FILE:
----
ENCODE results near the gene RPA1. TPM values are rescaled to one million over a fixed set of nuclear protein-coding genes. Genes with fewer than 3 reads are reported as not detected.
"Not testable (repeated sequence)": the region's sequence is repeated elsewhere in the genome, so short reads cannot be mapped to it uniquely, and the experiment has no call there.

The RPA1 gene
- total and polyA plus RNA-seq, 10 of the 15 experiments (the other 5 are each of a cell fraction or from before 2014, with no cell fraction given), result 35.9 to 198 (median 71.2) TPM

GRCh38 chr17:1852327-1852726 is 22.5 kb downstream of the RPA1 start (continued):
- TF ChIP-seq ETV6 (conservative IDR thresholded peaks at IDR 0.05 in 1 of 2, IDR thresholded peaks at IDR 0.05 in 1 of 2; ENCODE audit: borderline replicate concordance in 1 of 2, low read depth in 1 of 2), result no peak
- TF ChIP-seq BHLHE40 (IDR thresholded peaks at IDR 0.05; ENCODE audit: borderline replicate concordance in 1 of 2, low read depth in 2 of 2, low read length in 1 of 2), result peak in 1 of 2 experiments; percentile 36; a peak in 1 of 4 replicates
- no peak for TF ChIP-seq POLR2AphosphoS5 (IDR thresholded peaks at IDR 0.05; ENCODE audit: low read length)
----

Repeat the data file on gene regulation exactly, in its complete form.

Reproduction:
ENCODE results near the gene RPA1. TPM values are rescaled to one million over a fixed set of nuclear protein-coding genes. Genes with fewer than 3 reads are reported as not detected.
"Not testable (repeated sequence)": the region's sequence is repeated elsewhere in the genome, so short reads cannot be mapped to it uniquely, and the experiment has no call there.

The RPA1 gene
- total and polyA plus RNA-seq, 10 of the 15 experiments (the other 5 are each of a cell fraction or from before 2014, with no cell fraction given), result 35.9 to 198 (median 71.2) TPM

GRCh38 chr17:1852327-1852726 is 22.5 kb downstream of the RPA1 start (continued):
- TF ChIP-seq ETV6 (conservative IDR thresholded peaks at IDR 0.05 in 1 of 2, IDR thresholded peaks at IDR 0.05 in 1 of 2; ENCODE audit: borderline replicate concordance in 1 of 2, low read depth in 1 of 2), result no peak
- TF ChIP-seq BHLHE40 (IDR thresholded peaks at IDR 0.05; ENCODE audit: borderline replicate concordance in 1 of 2, low read depth in 2 of 2, low read length in 1 of 2), result peak in 1 of 2 experiments; percentile 36; a peak in 1 of 4 replicates
- no peak for TF ChIP-seq POLR2AphosphoS5 (IDR thresholded peaks at IDR 0.05; ENCODE audit: low read length)